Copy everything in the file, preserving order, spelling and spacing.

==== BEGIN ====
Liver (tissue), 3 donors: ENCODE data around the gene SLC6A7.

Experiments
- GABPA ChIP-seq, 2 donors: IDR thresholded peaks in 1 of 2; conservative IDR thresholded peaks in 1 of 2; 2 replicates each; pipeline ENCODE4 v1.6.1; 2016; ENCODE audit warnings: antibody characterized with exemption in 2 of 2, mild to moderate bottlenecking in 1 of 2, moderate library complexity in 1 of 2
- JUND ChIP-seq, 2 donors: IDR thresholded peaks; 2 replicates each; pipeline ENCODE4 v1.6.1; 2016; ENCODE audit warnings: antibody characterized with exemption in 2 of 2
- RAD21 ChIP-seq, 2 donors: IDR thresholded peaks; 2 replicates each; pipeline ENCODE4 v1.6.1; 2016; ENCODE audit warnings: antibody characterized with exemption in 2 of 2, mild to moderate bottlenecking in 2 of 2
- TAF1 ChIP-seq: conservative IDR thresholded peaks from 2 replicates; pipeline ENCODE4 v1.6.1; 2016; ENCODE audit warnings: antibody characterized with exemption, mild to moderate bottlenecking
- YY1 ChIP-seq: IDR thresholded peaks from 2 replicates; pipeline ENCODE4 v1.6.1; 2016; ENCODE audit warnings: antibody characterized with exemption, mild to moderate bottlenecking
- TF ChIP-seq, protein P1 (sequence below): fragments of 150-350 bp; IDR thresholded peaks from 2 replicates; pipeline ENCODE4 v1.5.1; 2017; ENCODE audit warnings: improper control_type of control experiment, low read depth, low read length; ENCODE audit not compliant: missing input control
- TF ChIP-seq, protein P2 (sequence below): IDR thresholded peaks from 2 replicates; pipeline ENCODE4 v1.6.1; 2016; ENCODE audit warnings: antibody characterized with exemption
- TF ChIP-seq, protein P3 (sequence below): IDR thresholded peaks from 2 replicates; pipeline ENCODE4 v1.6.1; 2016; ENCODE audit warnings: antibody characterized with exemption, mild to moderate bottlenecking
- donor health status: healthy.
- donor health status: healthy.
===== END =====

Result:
Liver (tissue), 3 donors: ENCODE data around the gene SLC6A7.

Experiments
- GABPA ChIP-seq, 2 donors: IDR thresholded peaks in 1 of 2; conservative IDR thresholded peaks in 1 of 2; 2 replicates each; pipeline ENCODE4 v1.6.1; 2016; ENCODE audit warnings: antibody characterized with exemption in 2 of 2, mild to moderate bottlenecking in 1 of 2, moderate library complexity in 1 of 2
- JUND ChIP-seq, 2 donors: IDR thresholded peaks; 2 replicates each; pipeline ENCODE4 v1.6.1; 2016; ENCODE audit warnings: antibody characterized with exemption in 2 of 2
- RAD21 ChIP-seq, 2 donors: IDR thresholded peaks; 2 replicates each; pipeline ENCODE4 v1.6.1; 2016; ENCODE audit warnings: antibody characterized with exemption in 2 of 2, mild to moderate bottlenecking in 2 of 2
- TAF1 ChIP-seq: conservative IDR thresholded peaks from 2 replicates; pipeline ENCODE4 v1.6.1; 2016; ENCODE audit warnings: antibody characterized with exemption, mild to moderate bottlenecking
- YY1 ChIP-seq: IDR thresholded peaks from 2 replicates; pipeline ENCODE4 v1.6.1; 2016; ENCODE audit warnings: antibody characterized with exemption, mild to moderate bottlenecking
- TF ChIP-seq, protein P1 (sequence below): fragments of 150-350 bp; IDR thresholded peaks from 2 replicates; pipeline ENCODE4 v1.5.1; 2017; ENCODE audit warnings: improper control_type of control experiment, low read depth, low read length; ENCODE audit not compliant: missing input control
- TF ChIP-seq, protein P2 (sequence below): IDR thresholded peaks from 2 replicates; pipeline ENCODE4 v1.6.1; 2016; ENCODE audit warnings: antibody characterized with exemption
- TF ChIP-seq, protein P3 (sequence below): IDR thresholded peaks from 2 replicates; pipeline ENCODE4 v1.6.1; 2016; ENCODE audit warnings: antibody characterized with exemption, mild to moderate bottlenecking
- donor health status: healthy.
- donor health status: healthy.